During Marietta College's annual Black History Month dinner Monday, author and teacher Mariahadessa Ekere Tallie spoke about "the why" of racism and the history connected with it.
Tallie brought up a lot of history she told the 40 or so in attendance in Andrews Hall Great Room isn't in the textbooks. She said Columbus typically is portrayed as a hero,
Thanksgiving as a happy feast and that Martin Luther King Jr. had a good dream.
"We can't undo history, but when we ignore it, we are doing so at our peril," Tallie said. "So much of what we do today is influenced by our history."
She went on to say that oppressing someone is not inherent; it is taught.
"What happens from the time you are little to the time when you are older?" Tallie asked, asking what makes it OK to hate, oppose and harm another human being.
Upcoming Black History Month events at Marietta College:
- Martin Luther King speech reading, 8 p.m. today, Trustee Conference Room.
- Viewing of "12 Years a Slave," 7 p.m. Friday, 2 p.m. Saturday, McDonough Auditorium.
"What have we all in this room been taught, and what do we need to unlearn?" she asked. "Think about the 'why.'
What's the benefit of having our country divided-black and white; man and woman; straight, gay, lesbian, bisexual and transgendered-so that we never look across the lines and see what we have in common? There's a whole system built off of our distraction... The sickness of racism is everywhere, just like the sickness of sexism."
Tallie said what everyone needs to do is look beyond those lines that have been created and see other people, and be there for each other.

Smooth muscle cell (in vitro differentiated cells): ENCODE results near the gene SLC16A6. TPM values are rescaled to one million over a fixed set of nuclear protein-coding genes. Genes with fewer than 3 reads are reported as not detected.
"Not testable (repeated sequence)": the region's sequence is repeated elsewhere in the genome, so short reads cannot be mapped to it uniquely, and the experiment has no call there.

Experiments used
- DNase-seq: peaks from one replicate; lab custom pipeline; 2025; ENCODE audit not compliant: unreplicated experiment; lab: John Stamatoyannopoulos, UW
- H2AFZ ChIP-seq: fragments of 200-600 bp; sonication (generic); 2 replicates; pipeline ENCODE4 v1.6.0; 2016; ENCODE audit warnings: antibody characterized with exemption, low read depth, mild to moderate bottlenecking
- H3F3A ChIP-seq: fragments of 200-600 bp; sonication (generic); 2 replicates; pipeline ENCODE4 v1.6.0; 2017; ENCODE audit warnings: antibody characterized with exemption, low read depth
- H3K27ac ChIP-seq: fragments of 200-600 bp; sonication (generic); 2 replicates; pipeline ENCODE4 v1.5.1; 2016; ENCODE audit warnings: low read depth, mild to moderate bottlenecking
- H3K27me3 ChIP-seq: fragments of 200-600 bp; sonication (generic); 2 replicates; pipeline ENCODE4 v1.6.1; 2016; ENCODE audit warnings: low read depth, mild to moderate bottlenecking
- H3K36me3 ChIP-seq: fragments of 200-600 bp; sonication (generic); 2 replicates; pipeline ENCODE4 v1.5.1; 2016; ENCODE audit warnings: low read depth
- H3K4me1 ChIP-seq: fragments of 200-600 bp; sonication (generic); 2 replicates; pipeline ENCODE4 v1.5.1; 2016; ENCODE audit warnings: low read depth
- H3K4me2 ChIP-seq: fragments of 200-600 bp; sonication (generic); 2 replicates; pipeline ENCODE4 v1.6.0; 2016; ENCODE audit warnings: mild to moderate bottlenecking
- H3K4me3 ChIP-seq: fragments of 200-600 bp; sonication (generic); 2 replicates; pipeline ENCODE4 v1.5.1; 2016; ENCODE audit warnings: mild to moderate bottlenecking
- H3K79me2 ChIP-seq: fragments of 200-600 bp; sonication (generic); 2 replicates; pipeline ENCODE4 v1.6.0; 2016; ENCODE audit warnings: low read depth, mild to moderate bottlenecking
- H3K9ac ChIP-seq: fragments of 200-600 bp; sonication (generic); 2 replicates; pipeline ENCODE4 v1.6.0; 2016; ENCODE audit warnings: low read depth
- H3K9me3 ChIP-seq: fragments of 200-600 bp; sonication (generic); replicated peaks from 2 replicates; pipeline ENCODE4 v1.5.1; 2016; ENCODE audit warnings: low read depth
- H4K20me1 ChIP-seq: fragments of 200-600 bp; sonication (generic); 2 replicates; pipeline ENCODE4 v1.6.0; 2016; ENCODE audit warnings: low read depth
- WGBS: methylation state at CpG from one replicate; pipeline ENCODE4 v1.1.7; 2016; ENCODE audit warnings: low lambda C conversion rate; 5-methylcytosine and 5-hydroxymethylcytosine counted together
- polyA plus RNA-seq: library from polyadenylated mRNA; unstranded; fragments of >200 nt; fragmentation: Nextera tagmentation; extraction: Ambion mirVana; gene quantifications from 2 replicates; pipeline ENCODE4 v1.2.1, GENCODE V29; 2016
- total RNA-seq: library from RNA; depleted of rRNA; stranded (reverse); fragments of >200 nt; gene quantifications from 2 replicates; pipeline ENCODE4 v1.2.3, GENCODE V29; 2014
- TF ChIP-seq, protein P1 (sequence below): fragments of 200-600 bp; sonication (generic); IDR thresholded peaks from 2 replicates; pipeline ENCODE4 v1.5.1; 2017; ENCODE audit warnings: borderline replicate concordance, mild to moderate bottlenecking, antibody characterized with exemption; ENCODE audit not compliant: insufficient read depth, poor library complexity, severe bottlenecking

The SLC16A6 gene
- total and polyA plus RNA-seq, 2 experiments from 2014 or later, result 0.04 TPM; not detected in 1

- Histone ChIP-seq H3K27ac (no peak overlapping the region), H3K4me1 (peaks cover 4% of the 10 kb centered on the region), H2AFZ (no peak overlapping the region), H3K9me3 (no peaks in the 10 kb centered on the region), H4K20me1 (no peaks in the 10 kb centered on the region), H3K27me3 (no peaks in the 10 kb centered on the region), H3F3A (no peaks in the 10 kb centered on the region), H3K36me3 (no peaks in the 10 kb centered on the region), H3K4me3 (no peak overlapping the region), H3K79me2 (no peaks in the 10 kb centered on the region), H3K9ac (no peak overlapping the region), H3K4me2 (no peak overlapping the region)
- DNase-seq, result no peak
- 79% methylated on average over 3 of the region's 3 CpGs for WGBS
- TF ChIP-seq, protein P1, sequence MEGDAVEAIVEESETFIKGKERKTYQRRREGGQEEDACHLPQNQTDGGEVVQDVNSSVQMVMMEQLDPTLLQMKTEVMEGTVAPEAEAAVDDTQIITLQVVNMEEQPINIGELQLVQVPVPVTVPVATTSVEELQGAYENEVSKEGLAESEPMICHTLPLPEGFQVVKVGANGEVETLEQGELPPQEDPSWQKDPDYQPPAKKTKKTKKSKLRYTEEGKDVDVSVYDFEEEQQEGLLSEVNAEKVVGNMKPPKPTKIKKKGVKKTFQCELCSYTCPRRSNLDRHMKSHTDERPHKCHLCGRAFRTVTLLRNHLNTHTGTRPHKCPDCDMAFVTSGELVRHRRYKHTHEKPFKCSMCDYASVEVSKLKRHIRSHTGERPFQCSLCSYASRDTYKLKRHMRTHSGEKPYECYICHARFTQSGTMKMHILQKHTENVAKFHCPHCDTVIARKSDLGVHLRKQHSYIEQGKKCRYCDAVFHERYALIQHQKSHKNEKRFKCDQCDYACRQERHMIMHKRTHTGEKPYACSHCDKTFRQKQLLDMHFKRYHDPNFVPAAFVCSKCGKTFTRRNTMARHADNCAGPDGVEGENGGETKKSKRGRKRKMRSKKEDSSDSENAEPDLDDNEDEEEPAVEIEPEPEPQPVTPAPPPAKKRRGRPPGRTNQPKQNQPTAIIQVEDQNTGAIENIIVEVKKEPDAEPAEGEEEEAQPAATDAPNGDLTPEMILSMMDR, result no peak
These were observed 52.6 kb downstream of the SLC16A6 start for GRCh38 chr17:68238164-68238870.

One workshop she does with her students is bringing in an apple and having them write about it, but the twist is they can't use identifiers, like 'apple,' 'red,' 'fruit,' or 'temptation.
"You strip away the vocabulary you have for an object in front of them; they have to really look at the object," Tallie said. "You take away the stories and preconceived notions they have."
Tom Perry, executive director of strategic communications and marketing for the college, said that it is a good thing to have someone who can bring a new perspective to students.
"The big thing for us is having someone who brings a different perspective," he said. "Someone who can bring a voice or opinion our students don't see everyday."
Dr. Richard Danford, vice president for Diversity and Inclusion, said that the college lucked into finding Tallie.
"She came onto our radar when she was supposed to (speak) at Ohio University," Danford said. "That didn't pan out... We were happy to have her."
Danford said that Tallie's experiences are broad, but she is a modest person.
"She has amazing life experience... (that experience) gives her important perspectives on the human condition," Danford said.
Tallie is the author of "Karma's Footsteps," in which she tackles issues of racism and sexism while celebrating the healing power of voices raised against injustice. She is a poet, writer and educator, and is the poetry editor of the literary magazine "African Voices."
Tallie said it is the job of everyone to help break down prejudice.
"It's our job to really see, to look at each other (as human beings) and unlearn the boxes and categories and take the time to really see each other." Tallie said.
"We might get to know each other in ways we
Tallie said that she hopes those listening took something
away from her words.
"I just hope that something was useful; talking is not fun
unless it yields some fruit," she said. "I hope people
were able to get some tools for living, maybe reconsider
their way of thinking or know they're on the right